Monday, July 18, 2011

In debt default US could face tough choices market panic

Political Deadlock Persists as Debt Ceiling Deadline Approaches

PHOTO: President Barack Obama sits with House Speaker John Boehner of Ohio, and Senate Minority Leader Mitch McConnell of Kentucky, and Sen. Dick Durbin, D-Ill., as he meets with Republican and Democratic leaders regarding the debt ceiling in the Cabinet

Despite holding his second news conference in a week, it doesn't look like President Obama will get the "grand bargain" to raise the country's debt ceiling and avoid default.
"We are obviously running out of time," President Obama said. "And so what I've said to the members of Congress is that, 'You need, over the next 24 to 36 hours, to give me some sense of what your plan is to get the debt ceiling raised, through whatever mechanisms they can think about, and show me a plan in terms of what you're doing for deficit and debt reduction.'"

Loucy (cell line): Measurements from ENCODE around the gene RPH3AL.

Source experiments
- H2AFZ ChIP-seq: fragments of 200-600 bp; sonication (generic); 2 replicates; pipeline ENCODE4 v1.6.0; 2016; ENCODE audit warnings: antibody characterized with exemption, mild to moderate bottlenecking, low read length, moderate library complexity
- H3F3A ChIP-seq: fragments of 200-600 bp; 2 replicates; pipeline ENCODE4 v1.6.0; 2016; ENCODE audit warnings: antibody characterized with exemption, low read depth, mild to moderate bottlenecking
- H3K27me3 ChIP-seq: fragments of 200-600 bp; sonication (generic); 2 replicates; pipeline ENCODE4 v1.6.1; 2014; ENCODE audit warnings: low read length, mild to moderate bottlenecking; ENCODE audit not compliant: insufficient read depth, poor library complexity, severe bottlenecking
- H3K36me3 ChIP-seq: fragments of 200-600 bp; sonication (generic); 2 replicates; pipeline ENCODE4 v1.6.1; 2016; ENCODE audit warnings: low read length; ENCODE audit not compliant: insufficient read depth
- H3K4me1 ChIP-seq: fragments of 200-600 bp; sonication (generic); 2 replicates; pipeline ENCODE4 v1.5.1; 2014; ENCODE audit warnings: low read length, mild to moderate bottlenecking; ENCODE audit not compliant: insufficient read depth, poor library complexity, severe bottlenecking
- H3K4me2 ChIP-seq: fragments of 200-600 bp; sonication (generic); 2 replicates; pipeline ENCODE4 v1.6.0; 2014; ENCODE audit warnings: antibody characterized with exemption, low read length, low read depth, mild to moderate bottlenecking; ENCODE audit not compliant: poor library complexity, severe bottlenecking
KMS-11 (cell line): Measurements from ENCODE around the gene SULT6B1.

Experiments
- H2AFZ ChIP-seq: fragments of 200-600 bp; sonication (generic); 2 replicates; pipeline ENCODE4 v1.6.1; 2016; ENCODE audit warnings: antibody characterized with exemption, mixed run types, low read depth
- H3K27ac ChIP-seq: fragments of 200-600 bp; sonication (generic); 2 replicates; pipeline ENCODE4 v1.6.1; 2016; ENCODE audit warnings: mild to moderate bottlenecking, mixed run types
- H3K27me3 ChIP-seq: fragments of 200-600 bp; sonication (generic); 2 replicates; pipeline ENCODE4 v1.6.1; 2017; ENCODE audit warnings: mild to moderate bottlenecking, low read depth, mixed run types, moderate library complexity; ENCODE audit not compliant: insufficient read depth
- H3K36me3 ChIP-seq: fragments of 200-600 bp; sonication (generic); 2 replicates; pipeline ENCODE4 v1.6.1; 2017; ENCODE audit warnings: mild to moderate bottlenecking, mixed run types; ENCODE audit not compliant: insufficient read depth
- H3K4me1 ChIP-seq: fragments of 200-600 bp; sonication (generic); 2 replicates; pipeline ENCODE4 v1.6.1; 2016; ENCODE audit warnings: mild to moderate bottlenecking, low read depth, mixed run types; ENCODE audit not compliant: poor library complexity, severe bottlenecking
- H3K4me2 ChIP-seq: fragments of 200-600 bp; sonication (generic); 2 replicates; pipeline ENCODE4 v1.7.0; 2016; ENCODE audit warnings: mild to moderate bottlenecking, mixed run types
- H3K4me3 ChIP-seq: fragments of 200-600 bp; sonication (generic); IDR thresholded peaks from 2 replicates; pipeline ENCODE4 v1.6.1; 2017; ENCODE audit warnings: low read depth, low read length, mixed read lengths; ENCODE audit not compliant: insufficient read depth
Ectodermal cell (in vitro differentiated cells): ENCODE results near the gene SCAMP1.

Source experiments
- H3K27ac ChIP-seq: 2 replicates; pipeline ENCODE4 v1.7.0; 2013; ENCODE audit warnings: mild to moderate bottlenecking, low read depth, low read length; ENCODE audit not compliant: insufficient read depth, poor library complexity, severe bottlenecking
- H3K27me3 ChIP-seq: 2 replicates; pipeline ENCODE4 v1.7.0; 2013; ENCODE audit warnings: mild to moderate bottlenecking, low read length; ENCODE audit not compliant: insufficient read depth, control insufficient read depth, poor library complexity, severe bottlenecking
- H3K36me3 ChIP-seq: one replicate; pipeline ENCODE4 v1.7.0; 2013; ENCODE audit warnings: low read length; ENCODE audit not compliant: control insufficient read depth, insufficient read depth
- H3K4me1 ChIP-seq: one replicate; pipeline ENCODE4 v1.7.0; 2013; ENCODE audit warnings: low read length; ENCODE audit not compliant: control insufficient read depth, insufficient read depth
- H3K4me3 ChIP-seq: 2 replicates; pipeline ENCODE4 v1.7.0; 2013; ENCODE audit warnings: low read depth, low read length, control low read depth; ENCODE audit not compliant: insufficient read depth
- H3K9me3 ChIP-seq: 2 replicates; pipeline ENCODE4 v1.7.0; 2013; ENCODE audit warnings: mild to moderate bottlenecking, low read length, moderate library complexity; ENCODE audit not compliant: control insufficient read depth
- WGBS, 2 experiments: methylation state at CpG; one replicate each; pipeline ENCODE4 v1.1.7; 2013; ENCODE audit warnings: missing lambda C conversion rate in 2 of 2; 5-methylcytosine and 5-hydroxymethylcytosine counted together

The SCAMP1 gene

While President Obama criticized Republicans for not being willing to compromise on tax revenues, Congressional Republican leaders shot back by saying the president hasn't presented any serious proposals to solve the debt crisis.
"We asked the president to lead. We asked him to put forward a plan -- not a speech, a real plan -- and he hasn't," Speaker of the House John Boehner said. "We will."
Republican leadership announced Friday that the House of Representative will consider alternative legislation to solving the debt ceiling next week.
The legislation—called Cut, Cap and Balance—would raise the debt ceiling while cutting discretionary spending by $111 billion in the 2012 fiscal year, capping spending over the next ten years, and amend the Constitution to require a balanced budget.More...

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